IMPACT OF OIL SECTOR REFORMS IN 2012
http://www.nigerianbestforum.com/blog/?attachment_id=121973 In this report Juliet Alohan, examines how the petroleum sector fared in 2012 vis-Ã -vis the reform initiatives embarked upon by the minister of petroleum resources, Diezani Alison-Madueke, in the face of challenges faced by the sector as a result of fuel subsidy withdrawal crisis which further resulted in uncovered monumental frauds.
2012 was for the petroleum ministry a turbulent one for many reasons including the monumental fraud and governance inefficiencies uncovered by the various committees set-up by government following the January 1, anti-subsidy removal protest.
With the removal of fuel subsidy resulting in an increase in fuel price from N65 a litre to N141 a litre, the year was set on a stormy start with a nationwide protest.
The protests led to calls from Nigerians and Civil Society Organisations (CSO) for increased transparency and probity in the petroleum sector and in response to these calls, the minister of petroleum instituted four different task forces with a mandate to ascertain the level of inefficiency and corruption in the petroleum industry as well as among all parastatals under the ministry.
The committees include the Special Task Force on Governance and Controls within the Nigeria National Petroleum Corporation (NNPC), headed by Dotun Sulaiman and charged with the responsibilities of reviewing all management controls within the Corporation and its subsidiaries; the Kalu Idika Kalu-led National Refineries Special Task Force, charged to conduct high assessment of the refineries and review past reports, and the Nuhu Ribadu-led Petroleum Revenue Special Task Force which was mandated to determine and verify all petroleum revenues due and payable to the federal government, as well as the Special Task force on PIB headed by Senator Udoma Udo Udoma.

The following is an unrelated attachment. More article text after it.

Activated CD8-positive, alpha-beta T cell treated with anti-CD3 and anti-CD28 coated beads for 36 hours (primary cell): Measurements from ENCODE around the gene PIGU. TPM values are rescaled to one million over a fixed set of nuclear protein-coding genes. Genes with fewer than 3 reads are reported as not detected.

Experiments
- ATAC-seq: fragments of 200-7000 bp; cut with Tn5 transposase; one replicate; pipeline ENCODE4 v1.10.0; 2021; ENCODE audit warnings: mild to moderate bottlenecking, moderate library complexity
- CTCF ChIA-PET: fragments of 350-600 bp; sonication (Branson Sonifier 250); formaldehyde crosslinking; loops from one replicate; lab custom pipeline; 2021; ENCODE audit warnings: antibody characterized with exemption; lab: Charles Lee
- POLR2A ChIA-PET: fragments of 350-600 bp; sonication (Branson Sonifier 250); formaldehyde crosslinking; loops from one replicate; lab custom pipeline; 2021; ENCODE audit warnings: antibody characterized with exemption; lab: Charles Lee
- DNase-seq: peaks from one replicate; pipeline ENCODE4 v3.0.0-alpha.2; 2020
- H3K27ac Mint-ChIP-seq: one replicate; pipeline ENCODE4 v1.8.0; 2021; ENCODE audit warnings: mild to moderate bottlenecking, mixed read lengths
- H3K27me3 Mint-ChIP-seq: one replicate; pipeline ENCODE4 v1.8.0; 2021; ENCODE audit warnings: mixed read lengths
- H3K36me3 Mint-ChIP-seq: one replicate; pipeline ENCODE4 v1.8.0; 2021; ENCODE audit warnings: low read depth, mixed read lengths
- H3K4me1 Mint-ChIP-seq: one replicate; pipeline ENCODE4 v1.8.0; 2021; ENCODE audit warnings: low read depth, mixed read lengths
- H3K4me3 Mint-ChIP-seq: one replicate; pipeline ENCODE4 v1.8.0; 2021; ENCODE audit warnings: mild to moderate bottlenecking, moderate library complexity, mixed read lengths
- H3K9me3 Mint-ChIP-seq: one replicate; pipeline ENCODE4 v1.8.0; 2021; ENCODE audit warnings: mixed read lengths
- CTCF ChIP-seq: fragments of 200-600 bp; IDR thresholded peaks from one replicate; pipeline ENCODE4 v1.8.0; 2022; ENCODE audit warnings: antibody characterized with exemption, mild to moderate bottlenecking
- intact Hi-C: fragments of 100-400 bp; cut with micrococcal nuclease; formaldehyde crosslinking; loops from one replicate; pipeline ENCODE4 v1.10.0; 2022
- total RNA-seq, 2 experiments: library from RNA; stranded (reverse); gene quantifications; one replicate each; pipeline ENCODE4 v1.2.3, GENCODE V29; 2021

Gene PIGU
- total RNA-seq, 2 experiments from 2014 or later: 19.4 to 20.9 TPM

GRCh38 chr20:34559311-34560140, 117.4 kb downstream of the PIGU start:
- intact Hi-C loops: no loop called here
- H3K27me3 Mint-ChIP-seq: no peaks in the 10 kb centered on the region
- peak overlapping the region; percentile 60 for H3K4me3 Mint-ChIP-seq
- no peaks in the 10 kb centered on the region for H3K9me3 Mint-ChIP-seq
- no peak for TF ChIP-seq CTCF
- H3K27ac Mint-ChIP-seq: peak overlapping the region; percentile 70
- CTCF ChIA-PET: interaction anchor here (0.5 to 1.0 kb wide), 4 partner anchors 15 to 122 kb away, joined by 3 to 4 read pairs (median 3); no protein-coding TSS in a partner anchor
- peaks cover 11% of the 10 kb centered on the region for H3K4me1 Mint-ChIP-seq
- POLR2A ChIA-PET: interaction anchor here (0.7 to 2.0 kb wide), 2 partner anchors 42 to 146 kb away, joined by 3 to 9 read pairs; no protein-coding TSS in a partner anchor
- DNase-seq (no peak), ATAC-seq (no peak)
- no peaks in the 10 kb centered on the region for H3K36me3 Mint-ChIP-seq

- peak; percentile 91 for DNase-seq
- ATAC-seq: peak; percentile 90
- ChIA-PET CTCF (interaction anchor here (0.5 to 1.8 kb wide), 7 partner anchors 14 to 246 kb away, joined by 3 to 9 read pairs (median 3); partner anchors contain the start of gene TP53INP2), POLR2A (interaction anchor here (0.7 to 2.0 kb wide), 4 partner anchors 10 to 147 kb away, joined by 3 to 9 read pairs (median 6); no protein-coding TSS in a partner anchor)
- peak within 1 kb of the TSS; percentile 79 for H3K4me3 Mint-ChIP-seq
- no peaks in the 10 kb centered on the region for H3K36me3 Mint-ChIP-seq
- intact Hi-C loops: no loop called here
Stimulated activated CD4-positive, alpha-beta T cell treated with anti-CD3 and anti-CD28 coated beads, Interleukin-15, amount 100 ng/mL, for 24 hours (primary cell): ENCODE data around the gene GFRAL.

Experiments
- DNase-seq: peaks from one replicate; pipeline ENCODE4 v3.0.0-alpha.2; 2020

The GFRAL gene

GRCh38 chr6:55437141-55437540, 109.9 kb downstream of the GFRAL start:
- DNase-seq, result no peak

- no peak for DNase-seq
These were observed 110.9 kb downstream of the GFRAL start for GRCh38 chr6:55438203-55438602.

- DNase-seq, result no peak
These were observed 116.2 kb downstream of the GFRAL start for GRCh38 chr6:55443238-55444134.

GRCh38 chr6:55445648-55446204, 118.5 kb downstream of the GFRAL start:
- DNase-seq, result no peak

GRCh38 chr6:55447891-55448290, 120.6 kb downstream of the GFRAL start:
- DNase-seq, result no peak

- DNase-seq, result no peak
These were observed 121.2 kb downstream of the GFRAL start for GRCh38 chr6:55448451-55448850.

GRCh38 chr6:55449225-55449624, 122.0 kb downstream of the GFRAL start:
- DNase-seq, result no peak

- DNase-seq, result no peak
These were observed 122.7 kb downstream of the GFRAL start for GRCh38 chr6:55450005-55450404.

The Task force on PIB was the first to submit its report and the Bill was eventually submitted to the Federal Executive Council (FEC) after consideration before subsequent passage to the National Assembly for legislative action.
A striking feature of the new Bill is that unlike in the past when the PIB was faced with issues of forgery and different versions in circulation, this new Bill is imbedded with security features and tamper proof attributes and locked in with a code such that no one can add to or remove anything from it without the code.
According to Alison-Madueke, the new PIB was drafted with equity in mind with the concerns of the International Oil Companies (IOCs) taken into consideration so as to engender a win-win situation for Nigeria as well as stakeholders in the oil and gas industry.
Some of the new provisions in the Bill include those creating the Asset Management Company which will take over the management of the Joint Ventures from the NNPC which will be unbundled to make way for the establishment of a National Oil Company that will be competitive and profit-driven like its counterpart in other nations such as Petrobras of Brazil.
However, hopes of a speedy passage of the Bill within the year were dashed as 2012 ended with the PIB, rather than being passed, is enmeshed in conflicts of interests. While there is the claim by some politicaians that the Bill is lopsided and over favouring a section of the country, the IOCs on the other hand are fighting the fiscal regime in the new Bill.
Furthermore, the findings of the Ribadu-led task force report revealed that between 2002 and 2011, the country was short-changed at almost every stage of accounting for oil revenues. The task force found that signature bonuses and royalties amounting to billions of dollars have gone unpaid, a revelation that generated so much debate and more calls for accountability.